1063-0740/04/3002- © 2004
Russian Journal of Marine Biology, Vol. 30, No. 2, 2004, pp. 138–139.
Original Russian Text Copyright © 2004 by Biologiya Morya, Balanov, Shelekhov.
(large-mouth sculpin) is a common
component of the bottom-dwelling ichthyofauna of the
high-boreal species assemblage that inhabits the Paciﬁc
Ocean and Bering Sea [7, 8]. The distribution of this
species extends from the waters off British Columbia in
the east to East Kamchatka and the North Kuril Islands
in the western Paciﬁc Ocean. This ﬁsh is most abundant
in the coastal waters of Alaska, although it is regularly
recorded in the western part of the Bering Sea and off
East Kamchatka [1, 3, 8, 10, 13]. The species inhabits
the bathymetric range of 30 to 800 m deep, with young
specimens, unlike mature individuals, occurring in the
upper layer of this range [5, 8, 10, 13].
A specimen of
was caught in Prostor Bay
(Iturup Island, Sea of Okhotsk) at 45
at a depth of 280–300 m on November 24,
2002. The survey was carried out over the shelf and con-
tinental slope between the 125 and 900 m isobaths in the
period July–December 2002. Samples were taken with
multiﬁlament and monoﬁlament bottom gill nets
45 mm) measuring 6 m in height. The net was
set a total of 188 times, with its average length being
The caught individual (sex remains unknown) mea-
sured 60 cm from the anterior end of the body to the tips
of the median caudal ﬁn rays (fork length) and weighed
7 kg (see ﬁgure). After taking measurements and pho-
tographs, the ﬁsh was released into the sea.
There is no doubt that the caught specimen belongs
, since even the photograph (see ﬁgure)
shows the major characteristics of this species that dis-
tinguish it from another closely related species, the sea
, which is commonly
encountered in the waters off the South Kuril Islands.
First, the total body length of the latter ﬁsh never
exceeds 35–50 cm [2, 11]. Second, in the studied spec-
imen, the ﬁrst dorsal ﬁn and the second dorsal ﬁn are
distinctly separated by a wide gap, all rays in the former
being approximately equal in height; in contrast, in the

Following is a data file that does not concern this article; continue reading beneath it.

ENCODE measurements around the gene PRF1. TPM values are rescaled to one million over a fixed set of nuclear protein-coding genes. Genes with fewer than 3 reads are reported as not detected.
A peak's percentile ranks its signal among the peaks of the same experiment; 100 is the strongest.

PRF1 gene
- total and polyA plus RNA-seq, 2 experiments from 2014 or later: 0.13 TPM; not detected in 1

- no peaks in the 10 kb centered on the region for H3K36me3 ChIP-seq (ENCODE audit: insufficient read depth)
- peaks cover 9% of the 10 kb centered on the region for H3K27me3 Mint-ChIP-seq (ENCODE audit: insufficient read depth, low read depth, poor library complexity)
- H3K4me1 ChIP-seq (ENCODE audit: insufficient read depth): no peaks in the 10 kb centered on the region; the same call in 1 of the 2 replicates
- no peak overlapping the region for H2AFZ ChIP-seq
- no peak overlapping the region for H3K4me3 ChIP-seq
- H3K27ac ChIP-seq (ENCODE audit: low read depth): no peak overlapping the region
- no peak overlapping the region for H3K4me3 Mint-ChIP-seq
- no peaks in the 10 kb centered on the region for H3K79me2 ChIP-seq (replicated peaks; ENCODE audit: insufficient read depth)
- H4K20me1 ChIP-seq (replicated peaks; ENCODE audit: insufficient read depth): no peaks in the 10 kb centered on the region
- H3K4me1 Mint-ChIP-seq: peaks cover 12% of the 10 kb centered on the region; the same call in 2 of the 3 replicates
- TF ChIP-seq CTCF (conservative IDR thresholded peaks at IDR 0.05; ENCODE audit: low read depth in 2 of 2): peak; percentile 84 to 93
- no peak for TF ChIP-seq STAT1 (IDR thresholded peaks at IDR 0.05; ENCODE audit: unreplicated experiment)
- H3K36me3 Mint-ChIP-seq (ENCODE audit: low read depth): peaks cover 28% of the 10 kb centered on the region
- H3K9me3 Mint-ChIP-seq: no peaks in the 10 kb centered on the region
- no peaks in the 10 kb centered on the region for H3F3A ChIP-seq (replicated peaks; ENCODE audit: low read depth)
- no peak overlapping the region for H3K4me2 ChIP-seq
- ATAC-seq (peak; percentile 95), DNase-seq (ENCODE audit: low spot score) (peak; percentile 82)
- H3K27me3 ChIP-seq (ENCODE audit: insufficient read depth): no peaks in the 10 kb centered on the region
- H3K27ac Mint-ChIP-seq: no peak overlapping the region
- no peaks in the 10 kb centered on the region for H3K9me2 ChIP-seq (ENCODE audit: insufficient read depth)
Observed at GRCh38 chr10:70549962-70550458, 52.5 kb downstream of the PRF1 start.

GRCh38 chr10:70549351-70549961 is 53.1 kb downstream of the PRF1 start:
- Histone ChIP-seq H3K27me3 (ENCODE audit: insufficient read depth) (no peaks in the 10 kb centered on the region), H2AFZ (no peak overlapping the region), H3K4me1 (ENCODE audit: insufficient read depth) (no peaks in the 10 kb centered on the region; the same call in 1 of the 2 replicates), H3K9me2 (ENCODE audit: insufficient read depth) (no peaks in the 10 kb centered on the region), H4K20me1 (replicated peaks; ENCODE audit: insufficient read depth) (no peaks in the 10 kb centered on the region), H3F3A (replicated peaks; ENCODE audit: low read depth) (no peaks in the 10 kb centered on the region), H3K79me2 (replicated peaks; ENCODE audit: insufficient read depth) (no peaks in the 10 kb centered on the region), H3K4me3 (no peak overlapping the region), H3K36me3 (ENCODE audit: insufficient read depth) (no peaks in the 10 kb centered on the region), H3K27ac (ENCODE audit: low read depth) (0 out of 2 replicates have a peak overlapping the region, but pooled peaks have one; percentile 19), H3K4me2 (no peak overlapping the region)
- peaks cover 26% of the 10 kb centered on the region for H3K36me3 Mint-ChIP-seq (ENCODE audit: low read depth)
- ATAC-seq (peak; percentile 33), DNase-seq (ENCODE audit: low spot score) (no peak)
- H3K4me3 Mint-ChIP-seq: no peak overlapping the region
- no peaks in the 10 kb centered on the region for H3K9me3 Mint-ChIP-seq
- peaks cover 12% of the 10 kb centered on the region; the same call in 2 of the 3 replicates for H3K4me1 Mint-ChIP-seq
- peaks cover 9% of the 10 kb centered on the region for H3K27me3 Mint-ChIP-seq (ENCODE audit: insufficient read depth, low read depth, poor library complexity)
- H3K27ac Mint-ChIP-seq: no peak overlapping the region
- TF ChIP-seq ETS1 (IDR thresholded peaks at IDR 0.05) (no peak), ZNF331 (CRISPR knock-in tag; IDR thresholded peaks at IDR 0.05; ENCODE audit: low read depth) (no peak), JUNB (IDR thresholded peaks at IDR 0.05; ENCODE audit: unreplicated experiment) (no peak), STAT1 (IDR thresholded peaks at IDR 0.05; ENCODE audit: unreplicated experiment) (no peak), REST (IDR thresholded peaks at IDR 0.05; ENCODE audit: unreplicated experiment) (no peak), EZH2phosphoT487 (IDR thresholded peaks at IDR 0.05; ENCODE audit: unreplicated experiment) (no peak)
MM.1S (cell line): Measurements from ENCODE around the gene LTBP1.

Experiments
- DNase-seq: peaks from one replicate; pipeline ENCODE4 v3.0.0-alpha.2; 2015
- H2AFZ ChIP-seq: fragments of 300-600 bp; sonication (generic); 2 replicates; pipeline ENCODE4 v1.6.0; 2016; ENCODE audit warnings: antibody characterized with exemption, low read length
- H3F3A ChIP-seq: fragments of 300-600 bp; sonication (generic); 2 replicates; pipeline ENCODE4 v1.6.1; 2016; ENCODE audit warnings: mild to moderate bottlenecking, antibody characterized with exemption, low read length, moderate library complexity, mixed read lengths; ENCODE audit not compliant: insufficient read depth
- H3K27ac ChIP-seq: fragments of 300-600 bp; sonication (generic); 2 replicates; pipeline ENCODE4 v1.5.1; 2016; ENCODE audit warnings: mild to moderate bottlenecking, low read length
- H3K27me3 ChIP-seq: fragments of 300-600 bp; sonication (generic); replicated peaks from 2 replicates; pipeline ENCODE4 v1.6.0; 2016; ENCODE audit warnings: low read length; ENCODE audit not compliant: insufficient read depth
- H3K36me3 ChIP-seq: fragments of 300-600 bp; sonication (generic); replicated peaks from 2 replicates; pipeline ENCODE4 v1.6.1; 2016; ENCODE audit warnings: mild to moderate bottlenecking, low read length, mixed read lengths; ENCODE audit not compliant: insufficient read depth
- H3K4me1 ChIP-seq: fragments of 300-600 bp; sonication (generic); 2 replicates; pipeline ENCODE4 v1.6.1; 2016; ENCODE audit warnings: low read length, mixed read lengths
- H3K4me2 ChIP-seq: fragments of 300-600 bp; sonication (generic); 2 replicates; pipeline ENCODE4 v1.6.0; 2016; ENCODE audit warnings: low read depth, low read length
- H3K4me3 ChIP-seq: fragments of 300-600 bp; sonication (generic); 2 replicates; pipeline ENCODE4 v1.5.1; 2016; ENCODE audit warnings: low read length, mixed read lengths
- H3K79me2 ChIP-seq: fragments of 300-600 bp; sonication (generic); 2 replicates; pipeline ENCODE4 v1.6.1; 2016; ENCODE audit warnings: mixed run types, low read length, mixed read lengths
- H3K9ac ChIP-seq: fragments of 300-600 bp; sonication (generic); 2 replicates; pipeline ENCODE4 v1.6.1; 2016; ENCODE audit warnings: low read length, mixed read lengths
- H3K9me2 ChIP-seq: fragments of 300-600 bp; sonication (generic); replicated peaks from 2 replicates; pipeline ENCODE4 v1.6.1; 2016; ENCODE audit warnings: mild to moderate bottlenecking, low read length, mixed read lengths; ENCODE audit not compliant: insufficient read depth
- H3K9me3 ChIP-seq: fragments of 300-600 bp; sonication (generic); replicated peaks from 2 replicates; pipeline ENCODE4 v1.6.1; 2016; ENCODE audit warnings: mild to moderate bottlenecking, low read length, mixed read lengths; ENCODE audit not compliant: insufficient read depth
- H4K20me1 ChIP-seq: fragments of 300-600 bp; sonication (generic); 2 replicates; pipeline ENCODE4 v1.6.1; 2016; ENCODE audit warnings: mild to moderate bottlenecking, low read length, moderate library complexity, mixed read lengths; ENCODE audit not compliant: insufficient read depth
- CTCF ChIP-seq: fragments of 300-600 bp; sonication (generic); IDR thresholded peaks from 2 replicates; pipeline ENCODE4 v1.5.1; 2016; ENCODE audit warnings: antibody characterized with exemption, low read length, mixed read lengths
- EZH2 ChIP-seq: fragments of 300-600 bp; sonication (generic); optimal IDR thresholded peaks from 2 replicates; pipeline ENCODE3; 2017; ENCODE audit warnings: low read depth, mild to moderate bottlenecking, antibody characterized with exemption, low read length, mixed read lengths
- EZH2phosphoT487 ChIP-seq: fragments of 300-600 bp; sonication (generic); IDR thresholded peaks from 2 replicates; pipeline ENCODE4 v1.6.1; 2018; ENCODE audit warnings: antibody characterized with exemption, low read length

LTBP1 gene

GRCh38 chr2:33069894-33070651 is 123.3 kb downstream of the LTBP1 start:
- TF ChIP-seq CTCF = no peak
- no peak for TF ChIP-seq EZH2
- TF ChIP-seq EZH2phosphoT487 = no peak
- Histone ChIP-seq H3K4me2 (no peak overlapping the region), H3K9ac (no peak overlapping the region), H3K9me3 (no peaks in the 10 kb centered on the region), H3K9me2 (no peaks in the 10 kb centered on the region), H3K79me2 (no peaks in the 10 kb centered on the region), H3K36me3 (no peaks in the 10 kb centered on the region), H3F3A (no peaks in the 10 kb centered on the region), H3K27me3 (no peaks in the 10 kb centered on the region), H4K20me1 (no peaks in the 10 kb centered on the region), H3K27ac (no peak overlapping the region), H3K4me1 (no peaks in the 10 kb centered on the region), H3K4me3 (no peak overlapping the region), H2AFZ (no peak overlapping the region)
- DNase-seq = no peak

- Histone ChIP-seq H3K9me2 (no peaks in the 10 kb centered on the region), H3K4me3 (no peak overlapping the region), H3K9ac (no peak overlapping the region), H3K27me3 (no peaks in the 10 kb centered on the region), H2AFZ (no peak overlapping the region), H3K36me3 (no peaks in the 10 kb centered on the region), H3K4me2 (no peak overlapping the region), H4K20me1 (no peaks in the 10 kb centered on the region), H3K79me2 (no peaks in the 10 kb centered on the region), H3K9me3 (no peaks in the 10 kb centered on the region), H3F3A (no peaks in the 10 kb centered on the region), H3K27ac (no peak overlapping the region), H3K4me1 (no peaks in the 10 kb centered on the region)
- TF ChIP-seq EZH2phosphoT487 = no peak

sea raven, the ﬁrst dorsal ﬁn originates close to the sec-
ond dorsal ﬁn and the ﬁrst three rays of the former are
signiﬁcantly higher than the others. Third, the ﬁrst dor-
sal ﬁn of the examined specimen has 15 rays, whereas
it has at least 17 rays in the sea raven [6, 9–11, 13].
Recent reports have shown that a number of ﬁsh
species of eastern Paciﬁc origin display an increase in
abundance in the coastal waters of East Kamchatka.
Some of them, including
, appear to be capable
of successful reproduction in this area [3, 4]. The Paciﬁc
waters off the North Kuril Islands (at Onekotan Island)
have been considered thus far the southernmost point of
along the Asian coast [3, 5].
The greatest straits of the Central Kuril Islands
(Kruzenshtern Strait and Bussol’ Strait), which are
First Record of
in the Southeastern Part of the Sea of Okhotsk
A. A. Balanov
and V. A. Shelekhov
Institute of Marine Biology, Far East Division, Russian Academy of Sciences, Vladivostok, 690041 Russia
Paciﬁc Fisheries Research Center, Vladivostok, 690600 Russia
Received October 10, 2003
—This paper presents data on the ﬁrst record of
. The ﬁsh was caught at a depth of 280–
300 m in the Sea of Okhotsk off the Kuril Islands (Prostor Bay, Iturup Island). It was 60 cm in fork length (FL)
and 7 kg in weight.
, Kuril Islands, Sea of Okhotsk.
caught in Prostor Bay (Iturup
Island, Sea of Okhotsk). FL 60 cm. Dorsal aspect.